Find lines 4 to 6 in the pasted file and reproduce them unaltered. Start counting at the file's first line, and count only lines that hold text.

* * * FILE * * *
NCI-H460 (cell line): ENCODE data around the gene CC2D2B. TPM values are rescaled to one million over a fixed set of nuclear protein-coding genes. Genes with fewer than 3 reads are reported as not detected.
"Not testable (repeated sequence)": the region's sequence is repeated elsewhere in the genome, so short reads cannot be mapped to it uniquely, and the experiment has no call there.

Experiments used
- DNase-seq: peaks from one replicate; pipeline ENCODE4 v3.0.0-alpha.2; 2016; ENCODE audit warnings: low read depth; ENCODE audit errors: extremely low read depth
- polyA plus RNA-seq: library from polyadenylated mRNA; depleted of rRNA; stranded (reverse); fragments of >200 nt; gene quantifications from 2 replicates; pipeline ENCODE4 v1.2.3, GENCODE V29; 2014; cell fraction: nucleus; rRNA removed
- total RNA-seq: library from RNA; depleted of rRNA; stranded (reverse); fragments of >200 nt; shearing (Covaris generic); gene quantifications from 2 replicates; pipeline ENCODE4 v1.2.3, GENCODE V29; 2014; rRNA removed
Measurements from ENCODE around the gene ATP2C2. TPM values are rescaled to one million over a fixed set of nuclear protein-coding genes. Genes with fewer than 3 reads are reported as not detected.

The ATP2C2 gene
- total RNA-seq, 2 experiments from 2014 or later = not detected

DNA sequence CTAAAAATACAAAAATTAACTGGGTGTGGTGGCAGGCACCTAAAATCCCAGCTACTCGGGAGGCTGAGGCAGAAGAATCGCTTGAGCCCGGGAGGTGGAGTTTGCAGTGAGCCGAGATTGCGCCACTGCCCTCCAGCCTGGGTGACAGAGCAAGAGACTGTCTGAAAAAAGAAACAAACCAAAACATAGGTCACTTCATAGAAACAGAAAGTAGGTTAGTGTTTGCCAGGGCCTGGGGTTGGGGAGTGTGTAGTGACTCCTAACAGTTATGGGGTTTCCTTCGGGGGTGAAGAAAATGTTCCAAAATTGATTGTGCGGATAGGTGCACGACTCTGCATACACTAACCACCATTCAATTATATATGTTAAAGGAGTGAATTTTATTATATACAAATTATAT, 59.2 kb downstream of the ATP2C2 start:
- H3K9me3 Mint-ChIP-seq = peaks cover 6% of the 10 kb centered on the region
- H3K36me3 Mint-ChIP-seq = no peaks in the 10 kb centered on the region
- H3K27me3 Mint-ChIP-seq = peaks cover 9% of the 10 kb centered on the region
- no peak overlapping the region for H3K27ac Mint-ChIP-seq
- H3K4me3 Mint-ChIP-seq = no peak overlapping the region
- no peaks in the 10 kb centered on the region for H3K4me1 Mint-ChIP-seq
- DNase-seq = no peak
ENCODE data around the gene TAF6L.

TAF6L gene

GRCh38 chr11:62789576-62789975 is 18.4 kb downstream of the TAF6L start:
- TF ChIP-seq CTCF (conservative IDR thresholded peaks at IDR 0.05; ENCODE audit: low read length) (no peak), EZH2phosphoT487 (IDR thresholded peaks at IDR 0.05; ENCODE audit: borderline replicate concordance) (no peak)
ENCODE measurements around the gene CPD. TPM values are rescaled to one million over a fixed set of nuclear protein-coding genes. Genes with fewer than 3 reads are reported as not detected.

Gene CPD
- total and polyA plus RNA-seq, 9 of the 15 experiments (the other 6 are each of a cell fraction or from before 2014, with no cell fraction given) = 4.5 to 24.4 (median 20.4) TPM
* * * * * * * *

- DNase-seq: peaks from one replicate; pipeline ENCODE4 v3.0.0-alpha.2; 2016; ENCODE audit warnings: low read depth; ENCODE audit errors: extremely low read depth
- polyA plus RNA-seq: library from polyadenylated mRNA; depleted of rRNA; stranded (reverse); fragments of >200 nt; gene quantifications from 2 replicates; pipeline ENCODE4 v1.2.3, GENCODE V29; 2014; cell fraction: nucleus; rRNA removed
- total RNA-seq: library from RNA; depleted of rRNA; stranded (reverse); fragments of >200 nt; shearing (Covaris generic); gene quantifications from 2 replicates; pipeline ENCODE4 v1.2.3, GENCODE V29; 2014; rRNA removed